Helps Articulate Thoughts
Writing something down often helps articulate your thoughts more clearly compared to spoken words. You can take time to process praying about specific issues and carefully think through what you want to ask of God. Writing prayers may allow you to be more precise and thoughtful in your petitions instead of general platitudes.
Directs Thoughts to God
The practice of writing can direct our thoughts to focus on God and open our hearts up to Him. Writing or typing out your thoughts in the form of a prayer naturally guides your mind towards your Heavenly Father. The simple practice inherently orients your focus toward communicating with the Lord.
Cautions About Written Prayers
While writing down prayers can have benefits, there are some cautions to keep in mind so the practice does not become empty religious ritual:
Heart Motives Are Most Important
Most vitally, the sincerity of your heart matters far more to God than any outward religious actions. Written or unwritten, God examines the motives and attitudes underneath our prayers. We must come to Him with humble, repentant hearts in sincerity through Christ – not trusting in religious deeds and lip service.
“These people draw near to Me with their mouth, And honor Me with their lips, But their heart is far from Me. And in vain they worship Me, Teaching as doctrines the commandments of men.” (Matthew 15:8-9)
So while writing down your prayers can help you focus, the physical act itself does not make your prayers any more acceptable to God. Some of the most powerful prayers in the Bible were short, spontaneous cries from the heart, not rehearsed words. Our faith and motives are what God cares about most.
Should Not Become a Formula
Written prayers can be meaningful when done sincerely, but they can become vain repetition if done as a formula. Rattling off written prayers without heart engagement is worthless. Our Father wants to hear our unique voices have genuine conversations with Him each day – not just recite composed words from a page we wrote previously.
“And when you pray, do not keep on babbling like pagans, for they think they will be heard because of their many words. Do not be like them, for your Father knows what you need before you ask him.” (Matthew 6:7-8)
Praying from the heart is what matters, whether your words are spoken or written. Aim for true connection with God.
God Hears Unwritten Prayers Too
We must remember that recording our prayers in writing is not at all required for God to hear them. God graciously hears our cries for help whenever they come from a sincere heart of faith. Written or unwritten, spoken or silent, public or private – God is attentive to every real prayer from His children.
“…if my people, who are called by my name, will humble themselves and pray and seek my face and turn from their wicked ways, then I will hear from heaven, and I will forgive their sin and will heal their land.” (2 Chronicles 7:14)
So while writing your prayers can be helpful, God hears your unwritten prayers just the same. The key is coming to Him in humility and faith.
Should Not Replace Other Prayer Types
Writing out your prayers has value but should not completely replace spontaneous prayer from your heart. There is still a place for praying off the cuff from your spirit as the Holy Spirit leads and interceding for pressing needs you become aware of throughout your day. Your personal prayer life should be a both/and combination of journaling written prayers and praying unplanned from the heart as the Lord leads you.
How to Begin Writing Out Your Prayers
If you want to start journaling your prayers or incorporate some written prayers into your prayer life, here are some tips to begin:
- Set aside time – Set specific time in your schedule for focused prayer journaling. Treat this time as an appointment with the Lord.
- Find a private space – To avoid distractions, find a quiet, private spot to record your prayers.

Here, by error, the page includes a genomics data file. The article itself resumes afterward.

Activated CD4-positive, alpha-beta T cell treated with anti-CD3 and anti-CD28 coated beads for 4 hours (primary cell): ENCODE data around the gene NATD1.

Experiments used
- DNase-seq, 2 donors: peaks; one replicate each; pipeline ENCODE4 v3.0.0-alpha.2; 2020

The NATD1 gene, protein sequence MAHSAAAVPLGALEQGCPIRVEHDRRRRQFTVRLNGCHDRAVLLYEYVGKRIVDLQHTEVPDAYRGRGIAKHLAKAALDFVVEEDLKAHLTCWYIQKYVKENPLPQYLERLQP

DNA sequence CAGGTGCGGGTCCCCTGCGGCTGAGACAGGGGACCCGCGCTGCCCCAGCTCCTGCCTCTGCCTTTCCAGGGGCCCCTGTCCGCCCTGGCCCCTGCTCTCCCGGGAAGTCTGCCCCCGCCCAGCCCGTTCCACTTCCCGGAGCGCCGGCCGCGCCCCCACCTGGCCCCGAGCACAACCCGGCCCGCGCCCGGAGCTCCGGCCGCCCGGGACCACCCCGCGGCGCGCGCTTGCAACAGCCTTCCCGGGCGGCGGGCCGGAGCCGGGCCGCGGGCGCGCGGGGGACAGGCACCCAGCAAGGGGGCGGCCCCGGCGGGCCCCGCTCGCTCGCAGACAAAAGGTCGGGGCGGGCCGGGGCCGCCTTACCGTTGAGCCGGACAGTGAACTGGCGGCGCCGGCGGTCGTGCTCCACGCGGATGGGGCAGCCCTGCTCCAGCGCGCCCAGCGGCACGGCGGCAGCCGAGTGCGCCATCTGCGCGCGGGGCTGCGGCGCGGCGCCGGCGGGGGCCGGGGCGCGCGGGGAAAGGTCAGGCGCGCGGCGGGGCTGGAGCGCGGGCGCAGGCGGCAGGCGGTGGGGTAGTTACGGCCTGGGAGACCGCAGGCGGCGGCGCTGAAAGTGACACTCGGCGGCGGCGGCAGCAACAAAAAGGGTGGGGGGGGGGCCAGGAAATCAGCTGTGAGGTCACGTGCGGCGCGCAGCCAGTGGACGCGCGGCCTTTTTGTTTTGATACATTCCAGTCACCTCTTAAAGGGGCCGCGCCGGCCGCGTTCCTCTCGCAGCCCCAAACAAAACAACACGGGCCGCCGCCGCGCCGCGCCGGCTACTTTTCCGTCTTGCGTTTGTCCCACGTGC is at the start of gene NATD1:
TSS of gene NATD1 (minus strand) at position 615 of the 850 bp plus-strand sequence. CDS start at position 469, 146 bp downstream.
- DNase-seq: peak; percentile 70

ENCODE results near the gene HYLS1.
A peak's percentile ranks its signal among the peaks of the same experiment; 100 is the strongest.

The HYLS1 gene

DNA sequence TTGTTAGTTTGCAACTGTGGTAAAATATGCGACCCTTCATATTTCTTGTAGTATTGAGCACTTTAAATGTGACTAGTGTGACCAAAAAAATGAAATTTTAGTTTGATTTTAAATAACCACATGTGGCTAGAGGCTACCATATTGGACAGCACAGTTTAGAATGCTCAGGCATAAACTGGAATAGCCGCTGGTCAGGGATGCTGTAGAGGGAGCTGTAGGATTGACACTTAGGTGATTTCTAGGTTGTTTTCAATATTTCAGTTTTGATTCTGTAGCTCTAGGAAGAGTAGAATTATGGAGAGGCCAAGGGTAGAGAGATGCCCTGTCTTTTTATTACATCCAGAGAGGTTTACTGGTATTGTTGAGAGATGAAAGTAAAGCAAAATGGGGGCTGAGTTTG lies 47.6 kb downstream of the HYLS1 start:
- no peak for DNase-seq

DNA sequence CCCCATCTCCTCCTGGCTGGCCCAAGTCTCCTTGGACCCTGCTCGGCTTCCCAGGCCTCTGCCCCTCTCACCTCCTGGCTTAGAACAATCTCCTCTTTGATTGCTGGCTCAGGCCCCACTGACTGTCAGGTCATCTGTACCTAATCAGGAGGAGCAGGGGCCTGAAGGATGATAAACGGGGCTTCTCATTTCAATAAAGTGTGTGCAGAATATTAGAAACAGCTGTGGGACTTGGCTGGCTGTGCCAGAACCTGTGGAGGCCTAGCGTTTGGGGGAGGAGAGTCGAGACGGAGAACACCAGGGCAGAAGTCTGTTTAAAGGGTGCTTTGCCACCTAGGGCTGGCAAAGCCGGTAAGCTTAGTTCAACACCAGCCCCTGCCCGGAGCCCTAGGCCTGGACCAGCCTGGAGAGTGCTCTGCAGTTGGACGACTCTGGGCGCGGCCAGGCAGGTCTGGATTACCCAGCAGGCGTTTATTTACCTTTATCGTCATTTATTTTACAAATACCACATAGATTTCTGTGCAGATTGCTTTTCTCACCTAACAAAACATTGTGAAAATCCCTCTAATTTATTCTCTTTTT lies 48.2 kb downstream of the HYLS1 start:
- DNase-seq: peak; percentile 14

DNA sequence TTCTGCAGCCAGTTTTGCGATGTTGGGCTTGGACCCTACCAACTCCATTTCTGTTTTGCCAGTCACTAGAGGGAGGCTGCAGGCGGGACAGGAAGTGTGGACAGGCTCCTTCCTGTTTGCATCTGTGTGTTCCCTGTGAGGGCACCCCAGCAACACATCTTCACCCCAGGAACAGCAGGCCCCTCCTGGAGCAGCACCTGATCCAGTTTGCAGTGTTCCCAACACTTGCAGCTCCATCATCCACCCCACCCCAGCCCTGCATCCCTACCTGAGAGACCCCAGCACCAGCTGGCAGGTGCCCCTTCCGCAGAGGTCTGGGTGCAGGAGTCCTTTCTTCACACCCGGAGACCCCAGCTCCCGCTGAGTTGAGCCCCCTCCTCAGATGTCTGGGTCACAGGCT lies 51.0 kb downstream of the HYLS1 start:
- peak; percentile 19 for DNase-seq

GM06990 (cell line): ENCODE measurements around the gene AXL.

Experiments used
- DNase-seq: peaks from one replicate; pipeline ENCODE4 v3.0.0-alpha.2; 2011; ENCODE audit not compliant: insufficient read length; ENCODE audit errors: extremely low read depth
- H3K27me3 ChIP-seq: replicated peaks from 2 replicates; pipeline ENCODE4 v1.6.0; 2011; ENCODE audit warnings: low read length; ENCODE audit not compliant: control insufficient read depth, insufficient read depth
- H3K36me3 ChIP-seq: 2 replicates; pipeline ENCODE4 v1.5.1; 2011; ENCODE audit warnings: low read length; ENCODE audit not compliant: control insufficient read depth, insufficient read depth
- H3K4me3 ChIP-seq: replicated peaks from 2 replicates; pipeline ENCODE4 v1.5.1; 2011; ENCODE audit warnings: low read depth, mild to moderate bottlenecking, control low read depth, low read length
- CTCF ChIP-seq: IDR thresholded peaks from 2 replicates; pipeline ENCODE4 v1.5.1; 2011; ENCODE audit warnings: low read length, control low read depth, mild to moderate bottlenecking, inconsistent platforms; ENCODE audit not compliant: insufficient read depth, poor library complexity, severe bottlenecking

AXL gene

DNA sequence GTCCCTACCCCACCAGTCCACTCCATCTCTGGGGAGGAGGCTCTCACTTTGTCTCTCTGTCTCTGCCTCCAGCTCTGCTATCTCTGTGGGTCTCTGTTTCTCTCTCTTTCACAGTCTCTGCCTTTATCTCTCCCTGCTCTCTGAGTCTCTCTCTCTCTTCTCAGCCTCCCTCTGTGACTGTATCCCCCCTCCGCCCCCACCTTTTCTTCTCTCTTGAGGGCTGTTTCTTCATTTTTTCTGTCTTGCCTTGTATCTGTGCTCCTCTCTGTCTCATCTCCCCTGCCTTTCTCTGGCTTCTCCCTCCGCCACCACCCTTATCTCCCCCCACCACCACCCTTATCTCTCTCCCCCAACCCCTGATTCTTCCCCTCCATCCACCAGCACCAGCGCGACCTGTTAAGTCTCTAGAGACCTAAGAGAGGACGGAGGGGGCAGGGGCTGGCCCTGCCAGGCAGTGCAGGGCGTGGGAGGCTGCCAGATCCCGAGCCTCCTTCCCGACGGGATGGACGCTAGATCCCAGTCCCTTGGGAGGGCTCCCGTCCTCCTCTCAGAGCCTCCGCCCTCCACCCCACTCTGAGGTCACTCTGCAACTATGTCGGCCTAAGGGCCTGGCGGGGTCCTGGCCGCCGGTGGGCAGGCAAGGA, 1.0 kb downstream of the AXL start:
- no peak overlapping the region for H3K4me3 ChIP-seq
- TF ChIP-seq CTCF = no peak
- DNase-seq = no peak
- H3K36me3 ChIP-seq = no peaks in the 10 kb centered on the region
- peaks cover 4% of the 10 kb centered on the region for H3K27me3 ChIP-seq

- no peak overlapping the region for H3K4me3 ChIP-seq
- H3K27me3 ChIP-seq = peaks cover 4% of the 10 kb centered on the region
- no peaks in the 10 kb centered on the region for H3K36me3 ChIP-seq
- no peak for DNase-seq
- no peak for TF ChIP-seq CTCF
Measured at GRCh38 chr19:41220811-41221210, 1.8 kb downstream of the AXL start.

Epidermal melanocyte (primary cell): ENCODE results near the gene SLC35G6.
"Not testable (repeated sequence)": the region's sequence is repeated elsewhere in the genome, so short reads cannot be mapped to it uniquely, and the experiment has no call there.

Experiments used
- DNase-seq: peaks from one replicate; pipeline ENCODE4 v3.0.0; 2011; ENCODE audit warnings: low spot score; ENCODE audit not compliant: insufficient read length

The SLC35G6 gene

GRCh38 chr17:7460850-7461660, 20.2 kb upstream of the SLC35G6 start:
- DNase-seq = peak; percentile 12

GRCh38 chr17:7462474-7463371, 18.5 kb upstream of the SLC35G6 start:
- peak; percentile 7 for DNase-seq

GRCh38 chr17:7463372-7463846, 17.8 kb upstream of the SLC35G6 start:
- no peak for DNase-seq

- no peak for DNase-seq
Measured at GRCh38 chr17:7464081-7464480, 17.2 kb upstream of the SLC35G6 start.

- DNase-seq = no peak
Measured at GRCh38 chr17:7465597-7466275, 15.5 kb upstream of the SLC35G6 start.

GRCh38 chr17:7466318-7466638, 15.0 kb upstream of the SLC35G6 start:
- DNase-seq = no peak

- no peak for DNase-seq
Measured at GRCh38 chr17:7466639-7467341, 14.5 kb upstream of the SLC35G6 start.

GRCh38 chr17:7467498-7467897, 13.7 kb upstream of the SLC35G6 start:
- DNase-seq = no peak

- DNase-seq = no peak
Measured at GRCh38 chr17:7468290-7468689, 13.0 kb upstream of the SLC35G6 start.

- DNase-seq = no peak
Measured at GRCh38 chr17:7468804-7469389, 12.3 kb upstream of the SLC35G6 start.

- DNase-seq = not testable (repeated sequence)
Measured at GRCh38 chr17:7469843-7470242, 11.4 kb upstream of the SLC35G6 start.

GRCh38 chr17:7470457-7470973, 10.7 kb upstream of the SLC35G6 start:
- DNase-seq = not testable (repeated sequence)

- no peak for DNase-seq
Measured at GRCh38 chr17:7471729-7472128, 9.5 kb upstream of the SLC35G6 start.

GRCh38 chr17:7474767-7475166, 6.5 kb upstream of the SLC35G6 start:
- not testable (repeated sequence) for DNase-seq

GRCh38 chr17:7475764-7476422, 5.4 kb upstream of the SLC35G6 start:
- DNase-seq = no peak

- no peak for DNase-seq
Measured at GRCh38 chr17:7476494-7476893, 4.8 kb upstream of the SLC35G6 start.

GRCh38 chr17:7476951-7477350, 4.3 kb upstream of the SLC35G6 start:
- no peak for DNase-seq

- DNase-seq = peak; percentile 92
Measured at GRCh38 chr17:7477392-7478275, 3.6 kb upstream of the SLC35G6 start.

- Get a journal or device – Have a designated journal or device to write your prayers on. Using the same place consistently keeps all your prayers organized in one spot you can easily refer back to.
- Open with Scripture – Start your written prayer time by reading Scripture to prime your heart to hear from God. The Psalms or other biblical prayers are great choices. Ask the Holy Spirit to guide your thoughts.
- Write conversationally – Write your prayers as if conversing with God. Share your heart openly and honestly. Use natural language instead of overly formal religious words. God wants to hear your real voice and emotions.
- Focus each session on a theme – To avoid jumping randomly from topic to topic, focus each prayer journaling session on a specific theme, life area, or Scripture.
- Keep it organic – Don’t try to craft perfect prayers. Allow them to flow naturally. Some days your written prayers might be long and eloquent. Other times they may be short and simple. Either is fine as you communicate authentically with your Heavenly Father.
- Listen too! – Prayer is a two-way conversation, so allow space to record things you sense God speaking to your heart too. This helps praying become an interactive dialogue, not a one-way monologue.
- Review and reflect – Schedule time periodically to reread past journal entries and reflect on ways God has answered or grown you. This review will build your faith and gratitude.
The goal of writing prayers is not to impress God with elegant words. It is simply to authentically connect your heart with His in sincerity. Writing down your prayers can help you focus and articulate your petitions more clearly as you invite God’s presence into every life area. But words on paper mean nothing without a heart of true faith behind them. God cares most of all that we come to Him through Christ in humility, honesty, and earnestness – seeking Him above all else.
In summary, writing down your prayers can have great spiritual benefits such has increasing your focus, providing a record of God’s work in your life, and helping articulate your thoughts. But it is important to keep the practice in biblical perspective: the sincerity of your heart matters far more than the method of your words. Though there are scriptural examples of written prayers, God also hears our unwritten cries. Approach writing your prayers not as empty ritual but as a tool to draw your heart closer to your Heavenly Father. He delights in any real conversation with you – written or unwritten!
So while the Bible does not specifically command writing down prayers, it can be a helpful spiritual practice when approached carefully. If done with the right motives of the heart, prayer journaling can strengthen your connection with God and document His faithfulness in your walk. But ultimately, a prayer written or not written is heard based on the humility and sincerity of the heart from which it flows. Our sovereign God is able to powerfully answer any prayer from a heart of genuine faith in Him through Jesus Christ.